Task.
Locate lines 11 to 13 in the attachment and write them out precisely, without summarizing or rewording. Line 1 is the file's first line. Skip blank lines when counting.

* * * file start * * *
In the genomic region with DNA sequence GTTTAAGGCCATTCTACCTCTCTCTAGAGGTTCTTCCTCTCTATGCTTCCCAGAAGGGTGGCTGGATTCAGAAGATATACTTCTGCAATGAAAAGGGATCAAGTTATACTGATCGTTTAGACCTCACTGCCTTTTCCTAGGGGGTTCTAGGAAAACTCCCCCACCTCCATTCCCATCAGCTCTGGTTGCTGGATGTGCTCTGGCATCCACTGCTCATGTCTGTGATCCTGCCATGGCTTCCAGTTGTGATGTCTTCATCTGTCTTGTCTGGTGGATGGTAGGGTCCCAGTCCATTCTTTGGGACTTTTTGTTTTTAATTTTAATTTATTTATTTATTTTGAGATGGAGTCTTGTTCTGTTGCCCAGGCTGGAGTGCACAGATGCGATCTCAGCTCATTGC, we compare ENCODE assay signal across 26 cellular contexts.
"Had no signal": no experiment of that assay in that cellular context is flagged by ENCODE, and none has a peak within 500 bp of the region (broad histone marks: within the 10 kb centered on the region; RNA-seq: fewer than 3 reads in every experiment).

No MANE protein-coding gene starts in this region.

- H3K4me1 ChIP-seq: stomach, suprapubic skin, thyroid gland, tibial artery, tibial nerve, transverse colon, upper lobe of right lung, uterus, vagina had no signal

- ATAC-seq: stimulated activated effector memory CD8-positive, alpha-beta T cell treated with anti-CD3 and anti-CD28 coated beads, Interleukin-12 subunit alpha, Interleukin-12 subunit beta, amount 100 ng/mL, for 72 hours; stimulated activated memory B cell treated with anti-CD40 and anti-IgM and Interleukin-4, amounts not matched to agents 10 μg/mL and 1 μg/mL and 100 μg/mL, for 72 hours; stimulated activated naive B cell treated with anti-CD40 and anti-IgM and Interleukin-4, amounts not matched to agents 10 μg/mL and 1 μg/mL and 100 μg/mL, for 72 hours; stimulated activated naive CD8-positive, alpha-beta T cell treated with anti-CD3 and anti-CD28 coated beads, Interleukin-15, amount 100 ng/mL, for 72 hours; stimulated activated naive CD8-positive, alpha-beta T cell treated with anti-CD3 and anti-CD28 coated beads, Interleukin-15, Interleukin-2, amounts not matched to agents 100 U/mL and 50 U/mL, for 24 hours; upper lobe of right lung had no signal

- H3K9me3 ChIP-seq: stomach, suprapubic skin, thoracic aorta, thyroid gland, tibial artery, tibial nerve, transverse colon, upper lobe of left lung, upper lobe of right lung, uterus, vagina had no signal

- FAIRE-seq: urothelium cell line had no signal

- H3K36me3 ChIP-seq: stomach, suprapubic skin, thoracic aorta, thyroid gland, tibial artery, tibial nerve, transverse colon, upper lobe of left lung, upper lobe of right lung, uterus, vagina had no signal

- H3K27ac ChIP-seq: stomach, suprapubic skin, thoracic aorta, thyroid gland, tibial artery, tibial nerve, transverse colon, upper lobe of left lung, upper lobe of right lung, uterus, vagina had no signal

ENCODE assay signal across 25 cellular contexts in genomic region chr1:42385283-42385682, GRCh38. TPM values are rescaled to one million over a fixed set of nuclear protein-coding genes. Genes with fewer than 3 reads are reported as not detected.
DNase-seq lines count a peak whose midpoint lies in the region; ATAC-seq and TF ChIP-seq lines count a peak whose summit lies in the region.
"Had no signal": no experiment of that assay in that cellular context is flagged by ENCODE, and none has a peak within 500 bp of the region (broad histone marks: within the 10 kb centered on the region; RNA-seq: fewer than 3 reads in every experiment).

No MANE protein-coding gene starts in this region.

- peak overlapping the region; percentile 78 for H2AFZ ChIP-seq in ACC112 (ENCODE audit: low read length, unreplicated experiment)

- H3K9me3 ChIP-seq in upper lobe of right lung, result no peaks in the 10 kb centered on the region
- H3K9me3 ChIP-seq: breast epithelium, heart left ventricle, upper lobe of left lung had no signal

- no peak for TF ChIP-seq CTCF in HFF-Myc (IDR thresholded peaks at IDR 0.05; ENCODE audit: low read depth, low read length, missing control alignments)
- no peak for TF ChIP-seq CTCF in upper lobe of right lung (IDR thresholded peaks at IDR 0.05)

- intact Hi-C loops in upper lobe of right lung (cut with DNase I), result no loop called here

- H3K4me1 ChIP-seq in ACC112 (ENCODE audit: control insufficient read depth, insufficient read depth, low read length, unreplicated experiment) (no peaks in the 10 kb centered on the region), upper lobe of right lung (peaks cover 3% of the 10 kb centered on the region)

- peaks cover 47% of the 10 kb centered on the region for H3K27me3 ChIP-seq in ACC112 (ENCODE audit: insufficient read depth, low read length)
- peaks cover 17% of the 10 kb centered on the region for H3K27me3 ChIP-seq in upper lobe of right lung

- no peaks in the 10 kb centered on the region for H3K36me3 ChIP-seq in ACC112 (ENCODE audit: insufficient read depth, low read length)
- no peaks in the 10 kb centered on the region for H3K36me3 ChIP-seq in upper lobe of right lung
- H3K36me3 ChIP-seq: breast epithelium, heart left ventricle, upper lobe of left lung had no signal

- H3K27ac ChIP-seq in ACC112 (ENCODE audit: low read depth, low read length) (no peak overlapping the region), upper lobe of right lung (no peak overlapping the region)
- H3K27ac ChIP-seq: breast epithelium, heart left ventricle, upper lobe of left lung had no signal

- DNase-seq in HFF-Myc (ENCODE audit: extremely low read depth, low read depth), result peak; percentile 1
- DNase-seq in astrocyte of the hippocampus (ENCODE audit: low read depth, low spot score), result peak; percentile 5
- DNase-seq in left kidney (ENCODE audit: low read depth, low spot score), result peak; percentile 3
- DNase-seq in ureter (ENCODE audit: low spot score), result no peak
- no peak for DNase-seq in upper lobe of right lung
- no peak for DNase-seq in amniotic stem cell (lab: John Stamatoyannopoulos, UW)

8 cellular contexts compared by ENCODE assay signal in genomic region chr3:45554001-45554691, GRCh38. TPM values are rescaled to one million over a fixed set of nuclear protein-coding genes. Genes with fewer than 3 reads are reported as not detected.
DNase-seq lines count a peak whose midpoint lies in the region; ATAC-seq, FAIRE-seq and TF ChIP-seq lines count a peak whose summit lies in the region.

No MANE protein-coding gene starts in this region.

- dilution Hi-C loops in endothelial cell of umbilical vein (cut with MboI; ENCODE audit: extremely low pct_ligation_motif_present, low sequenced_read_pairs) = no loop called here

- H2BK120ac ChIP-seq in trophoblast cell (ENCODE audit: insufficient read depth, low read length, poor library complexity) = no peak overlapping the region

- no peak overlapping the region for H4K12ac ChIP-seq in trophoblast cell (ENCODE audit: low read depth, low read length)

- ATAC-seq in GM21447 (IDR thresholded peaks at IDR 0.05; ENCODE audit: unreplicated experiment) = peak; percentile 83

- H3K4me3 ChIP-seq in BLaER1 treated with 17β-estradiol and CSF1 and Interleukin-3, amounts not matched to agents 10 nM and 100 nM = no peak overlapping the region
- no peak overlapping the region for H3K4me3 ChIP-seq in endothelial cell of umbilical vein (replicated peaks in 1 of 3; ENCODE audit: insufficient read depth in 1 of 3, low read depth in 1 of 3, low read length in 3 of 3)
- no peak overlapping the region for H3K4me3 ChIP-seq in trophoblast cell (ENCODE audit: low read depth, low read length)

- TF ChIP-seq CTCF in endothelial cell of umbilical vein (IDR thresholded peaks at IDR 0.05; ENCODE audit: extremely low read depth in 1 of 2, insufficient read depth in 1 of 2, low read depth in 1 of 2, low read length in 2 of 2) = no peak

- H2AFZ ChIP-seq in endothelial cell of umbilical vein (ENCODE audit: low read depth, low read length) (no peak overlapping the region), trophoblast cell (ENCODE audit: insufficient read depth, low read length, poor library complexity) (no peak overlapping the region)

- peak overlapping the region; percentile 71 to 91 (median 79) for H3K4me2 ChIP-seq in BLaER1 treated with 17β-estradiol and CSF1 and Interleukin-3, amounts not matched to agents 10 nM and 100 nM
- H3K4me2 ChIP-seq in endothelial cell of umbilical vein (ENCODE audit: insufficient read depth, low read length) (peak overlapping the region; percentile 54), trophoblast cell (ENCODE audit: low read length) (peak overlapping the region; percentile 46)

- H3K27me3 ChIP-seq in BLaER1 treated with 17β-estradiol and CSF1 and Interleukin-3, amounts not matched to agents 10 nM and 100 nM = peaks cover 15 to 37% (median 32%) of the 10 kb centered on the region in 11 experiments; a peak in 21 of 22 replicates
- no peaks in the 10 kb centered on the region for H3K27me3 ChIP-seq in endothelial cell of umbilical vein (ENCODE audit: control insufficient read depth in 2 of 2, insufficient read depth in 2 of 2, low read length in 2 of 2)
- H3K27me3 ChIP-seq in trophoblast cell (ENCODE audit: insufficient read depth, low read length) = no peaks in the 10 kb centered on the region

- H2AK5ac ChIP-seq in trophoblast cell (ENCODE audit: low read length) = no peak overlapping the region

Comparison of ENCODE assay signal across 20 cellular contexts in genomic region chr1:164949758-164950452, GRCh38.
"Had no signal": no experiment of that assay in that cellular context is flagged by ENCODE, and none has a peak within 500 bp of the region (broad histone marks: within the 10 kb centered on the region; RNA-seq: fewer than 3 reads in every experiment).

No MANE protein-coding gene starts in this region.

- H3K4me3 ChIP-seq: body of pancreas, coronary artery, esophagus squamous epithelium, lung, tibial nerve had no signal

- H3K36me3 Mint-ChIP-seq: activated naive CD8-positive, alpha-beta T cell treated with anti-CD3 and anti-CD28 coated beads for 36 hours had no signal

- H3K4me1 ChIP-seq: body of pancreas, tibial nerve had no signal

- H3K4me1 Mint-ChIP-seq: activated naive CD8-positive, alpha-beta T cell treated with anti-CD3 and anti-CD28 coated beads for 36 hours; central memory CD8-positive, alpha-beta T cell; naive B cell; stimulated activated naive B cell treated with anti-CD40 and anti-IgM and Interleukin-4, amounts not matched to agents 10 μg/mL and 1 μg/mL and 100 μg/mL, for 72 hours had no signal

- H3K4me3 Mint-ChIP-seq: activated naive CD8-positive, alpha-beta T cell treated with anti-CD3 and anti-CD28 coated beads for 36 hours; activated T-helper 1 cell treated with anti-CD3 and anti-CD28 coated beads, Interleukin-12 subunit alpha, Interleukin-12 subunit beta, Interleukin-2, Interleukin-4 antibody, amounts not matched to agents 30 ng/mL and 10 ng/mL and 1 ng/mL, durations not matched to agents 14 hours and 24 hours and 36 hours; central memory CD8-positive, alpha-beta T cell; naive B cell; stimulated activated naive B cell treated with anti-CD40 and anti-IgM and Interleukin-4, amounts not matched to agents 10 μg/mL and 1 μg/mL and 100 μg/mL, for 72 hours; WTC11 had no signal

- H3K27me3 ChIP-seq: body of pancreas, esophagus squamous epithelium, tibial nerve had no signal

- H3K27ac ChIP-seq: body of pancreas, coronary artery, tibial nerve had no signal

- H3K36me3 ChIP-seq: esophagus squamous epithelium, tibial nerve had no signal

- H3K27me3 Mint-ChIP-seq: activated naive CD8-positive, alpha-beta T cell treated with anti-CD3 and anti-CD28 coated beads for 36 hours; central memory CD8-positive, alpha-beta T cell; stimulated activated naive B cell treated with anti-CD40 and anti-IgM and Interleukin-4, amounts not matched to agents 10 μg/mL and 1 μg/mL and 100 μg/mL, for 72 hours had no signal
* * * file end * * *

DNase-seq lines count a peak whose midpoint lies in the region; ATAC-seq and TF ChIP-seq lines count a peak whose summit lies in the region.
"Had no signal": no experiment of that assay in that cellular context is flagged by ENCODE, and none has a peak within 500 bp of the region (broad histone marks: within the 10 kb centered on the region; RNA-seq: fewer than 3 reads in every experiment).

No MANE protein-coding gene starts in this region.